“Trundle’s book offers an interesting description of American and English women’s lives in Tuscany. Differences between American and Italian family relations and attitudes to gender, as well as ways of organizing and carrying out voluntary work, are vividly portrayed, so that through the eyes of life-style migrants, we also gain some insight into Italian life and changing attitudes to charity at a time of growing poverty and need.” • Journal of the Royal Anthropological Institute (JRAI)
“…very well written and a pleasure to read. The author interweaves her theoretical concerns with her ethnographic material with a great degree of skill…Trundle's exploration of key intellectual and anthropological questions of charity is both highly interesting and innovative. She frames these debates in a way which brings new questions and perspectives to the fore, particularly around the application of anthropological concepts of the free gift to an ethnography of charity.” • Rosie Read, Bournemouth University
“Trundle’s book is an exceptional contribution to the field of lifestyle migration, reflecting a ‘coming of age’ in the scholarship in this area. It is a mature, sensitive and beautifully written account of the charitable actions of Americans as they attempt to forge a sense of belonging within Tuscan society.” • Caroline Oliver, Oxford University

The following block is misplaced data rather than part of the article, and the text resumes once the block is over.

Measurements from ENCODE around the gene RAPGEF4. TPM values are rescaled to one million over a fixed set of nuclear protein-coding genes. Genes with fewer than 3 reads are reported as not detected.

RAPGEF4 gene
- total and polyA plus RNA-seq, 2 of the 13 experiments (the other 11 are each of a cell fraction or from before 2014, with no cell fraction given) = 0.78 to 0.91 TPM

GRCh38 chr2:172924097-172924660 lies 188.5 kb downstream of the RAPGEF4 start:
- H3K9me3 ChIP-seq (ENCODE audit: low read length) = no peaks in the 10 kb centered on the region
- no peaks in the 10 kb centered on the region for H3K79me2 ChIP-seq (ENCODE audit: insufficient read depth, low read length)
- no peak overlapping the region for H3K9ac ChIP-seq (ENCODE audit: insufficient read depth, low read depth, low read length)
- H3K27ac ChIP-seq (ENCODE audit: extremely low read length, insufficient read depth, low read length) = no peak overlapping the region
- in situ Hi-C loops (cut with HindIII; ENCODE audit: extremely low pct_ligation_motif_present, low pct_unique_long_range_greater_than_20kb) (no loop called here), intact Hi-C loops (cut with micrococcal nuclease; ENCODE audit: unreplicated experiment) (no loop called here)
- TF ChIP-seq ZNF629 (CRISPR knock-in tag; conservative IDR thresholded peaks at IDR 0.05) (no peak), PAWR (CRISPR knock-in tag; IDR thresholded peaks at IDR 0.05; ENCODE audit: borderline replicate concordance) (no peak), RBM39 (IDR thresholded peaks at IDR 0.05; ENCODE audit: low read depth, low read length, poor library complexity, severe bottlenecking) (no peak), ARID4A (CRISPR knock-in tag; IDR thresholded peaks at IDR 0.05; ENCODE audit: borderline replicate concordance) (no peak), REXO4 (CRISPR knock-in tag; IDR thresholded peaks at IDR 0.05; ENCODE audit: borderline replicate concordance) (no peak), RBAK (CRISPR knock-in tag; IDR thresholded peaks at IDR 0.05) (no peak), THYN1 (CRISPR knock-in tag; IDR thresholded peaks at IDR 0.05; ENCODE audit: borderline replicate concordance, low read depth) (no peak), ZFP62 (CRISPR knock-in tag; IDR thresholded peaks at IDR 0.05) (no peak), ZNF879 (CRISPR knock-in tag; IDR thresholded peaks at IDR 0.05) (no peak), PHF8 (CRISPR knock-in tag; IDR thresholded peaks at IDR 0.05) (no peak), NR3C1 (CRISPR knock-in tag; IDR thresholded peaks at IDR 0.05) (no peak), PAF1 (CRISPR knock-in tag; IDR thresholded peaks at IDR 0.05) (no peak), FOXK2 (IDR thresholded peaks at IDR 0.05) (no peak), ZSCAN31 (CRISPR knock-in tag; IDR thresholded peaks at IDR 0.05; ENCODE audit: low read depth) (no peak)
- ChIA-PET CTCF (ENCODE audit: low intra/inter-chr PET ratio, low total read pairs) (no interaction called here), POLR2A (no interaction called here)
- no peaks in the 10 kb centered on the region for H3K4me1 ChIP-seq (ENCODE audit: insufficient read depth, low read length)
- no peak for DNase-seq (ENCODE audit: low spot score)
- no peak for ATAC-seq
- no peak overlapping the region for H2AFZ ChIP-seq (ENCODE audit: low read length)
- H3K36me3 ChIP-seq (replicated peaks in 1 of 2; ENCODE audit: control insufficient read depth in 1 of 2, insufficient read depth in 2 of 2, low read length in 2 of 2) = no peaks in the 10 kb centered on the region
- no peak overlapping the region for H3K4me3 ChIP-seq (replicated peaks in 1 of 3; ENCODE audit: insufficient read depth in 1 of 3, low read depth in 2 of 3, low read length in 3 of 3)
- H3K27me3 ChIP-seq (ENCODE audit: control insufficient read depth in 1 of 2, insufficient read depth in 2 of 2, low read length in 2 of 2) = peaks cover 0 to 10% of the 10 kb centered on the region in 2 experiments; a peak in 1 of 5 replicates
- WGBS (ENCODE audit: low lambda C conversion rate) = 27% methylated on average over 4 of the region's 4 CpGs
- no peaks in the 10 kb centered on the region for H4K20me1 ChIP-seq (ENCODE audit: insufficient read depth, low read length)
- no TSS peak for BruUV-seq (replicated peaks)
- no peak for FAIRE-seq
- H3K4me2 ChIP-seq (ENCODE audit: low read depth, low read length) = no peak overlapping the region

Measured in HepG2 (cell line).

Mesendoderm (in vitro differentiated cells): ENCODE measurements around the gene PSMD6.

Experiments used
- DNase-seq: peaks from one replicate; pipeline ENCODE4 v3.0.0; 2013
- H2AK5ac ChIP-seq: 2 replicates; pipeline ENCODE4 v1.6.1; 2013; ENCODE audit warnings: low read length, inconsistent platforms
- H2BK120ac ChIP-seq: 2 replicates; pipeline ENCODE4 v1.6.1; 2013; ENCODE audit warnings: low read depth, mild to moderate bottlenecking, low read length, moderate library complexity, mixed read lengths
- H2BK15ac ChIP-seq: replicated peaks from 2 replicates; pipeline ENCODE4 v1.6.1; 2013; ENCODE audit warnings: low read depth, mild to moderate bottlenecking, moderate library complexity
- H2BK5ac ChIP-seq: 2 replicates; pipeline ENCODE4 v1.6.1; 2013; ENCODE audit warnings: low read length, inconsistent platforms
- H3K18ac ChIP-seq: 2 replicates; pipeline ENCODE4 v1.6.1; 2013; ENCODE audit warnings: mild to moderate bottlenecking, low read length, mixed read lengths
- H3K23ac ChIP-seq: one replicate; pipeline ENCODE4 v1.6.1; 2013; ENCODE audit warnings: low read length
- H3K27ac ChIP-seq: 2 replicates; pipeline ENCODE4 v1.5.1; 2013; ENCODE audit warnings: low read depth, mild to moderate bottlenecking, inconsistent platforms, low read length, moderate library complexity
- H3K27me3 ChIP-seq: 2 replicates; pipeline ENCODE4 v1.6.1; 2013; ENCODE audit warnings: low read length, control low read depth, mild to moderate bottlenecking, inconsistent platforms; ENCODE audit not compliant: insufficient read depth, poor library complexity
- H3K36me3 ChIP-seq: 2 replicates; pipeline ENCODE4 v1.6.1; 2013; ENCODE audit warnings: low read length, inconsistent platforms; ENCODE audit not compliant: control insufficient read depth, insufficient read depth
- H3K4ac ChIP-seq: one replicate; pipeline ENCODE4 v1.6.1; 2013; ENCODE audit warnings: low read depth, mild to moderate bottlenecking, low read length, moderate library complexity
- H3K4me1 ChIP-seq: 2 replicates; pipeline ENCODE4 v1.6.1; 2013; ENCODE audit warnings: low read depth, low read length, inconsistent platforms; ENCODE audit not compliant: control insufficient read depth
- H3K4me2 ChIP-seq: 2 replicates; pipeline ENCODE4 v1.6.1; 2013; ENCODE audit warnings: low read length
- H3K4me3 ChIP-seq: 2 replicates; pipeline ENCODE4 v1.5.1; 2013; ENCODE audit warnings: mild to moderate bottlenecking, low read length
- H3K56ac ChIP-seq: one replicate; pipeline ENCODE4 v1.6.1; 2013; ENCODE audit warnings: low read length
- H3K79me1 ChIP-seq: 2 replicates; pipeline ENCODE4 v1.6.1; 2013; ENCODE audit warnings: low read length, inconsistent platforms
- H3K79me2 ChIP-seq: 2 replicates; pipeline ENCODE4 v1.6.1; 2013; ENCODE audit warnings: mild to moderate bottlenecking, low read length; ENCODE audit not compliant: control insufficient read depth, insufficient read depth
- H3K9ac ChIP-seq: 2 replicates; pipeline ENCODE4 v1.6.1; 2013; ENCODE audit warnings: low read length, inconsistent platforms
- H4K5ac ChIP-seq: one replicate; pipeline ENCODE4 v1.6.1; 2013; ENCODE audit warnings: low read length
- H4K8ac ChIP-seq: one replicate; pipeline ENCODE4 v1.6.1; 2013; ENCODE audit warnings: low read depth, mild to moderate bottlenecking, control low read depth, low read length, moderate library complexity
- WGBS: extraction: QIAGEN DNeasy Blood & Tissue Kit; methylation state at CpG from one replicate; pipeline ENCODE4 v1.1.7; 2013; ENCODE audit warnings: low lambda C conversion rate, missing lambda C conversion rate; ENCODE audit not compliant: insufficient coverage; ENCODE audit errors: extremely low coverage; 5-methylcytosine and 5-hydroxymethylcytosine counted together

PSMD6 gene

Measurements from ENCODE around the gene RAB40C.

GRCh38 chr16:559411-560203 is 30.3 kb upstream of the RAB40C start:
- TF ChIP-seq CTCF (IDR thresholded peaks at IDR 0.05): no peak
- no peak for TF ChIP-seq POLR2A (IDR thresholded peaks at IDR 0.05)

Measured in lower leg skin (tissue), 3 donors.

Since the time of the Grand Tour, the Italian region of Tuscany has sustained a highly visible American and Anglo migrant community. Today American women continue to migrate there, many in order to marry Italian men. Confronted with experiences of social exclusion, unfamiliar family relations, and new cultural terrain, many women struggle to build local lives. In the first ethnographic monograph of Americans in Italy, Catherine Trundle argues that charity and philanthropy are the central means by which many American women negotiate a sense of migrant belonging in Italy. This book traces women’s daily acts of charity as they gave food to the poor, fundraised among the wealthy, monitored untrustworthy recipients, assessed the needy, and reflected on the emotional work that charity required. In exploring the often-ignored role of charitable action in migrant community formation, Trundle contributes to anthropological theories of gift giving, compassion, and reflexivity.
Catherine Trundle gained her PhD from Cambridge University in social anthropology, and is a Lecturer in cultural anthropology at Victoria University of Wellington, New Zealand. She is the co-editor, with Brigitte Bönisch-Brednich, of the book Local Lives: Migration and the Politics of Place (Ashgate 2010). Her research focuses on migration, charity and exchange, medical anthropology, and aging.
LC: JV8138.T78 2014
BISAC: SOC002010 SOCIAL SCIENCE/Anthropology/Cultural & Social; SOC007000 SOCIAL SCIENCE/Emigration & Immigration; SOC033000 SOCIAL SCIENCE/Philanthropy & Charity
BIC: JHMC Social & cultural anthropology, ethnography; JFFN Migration, immigration & emigration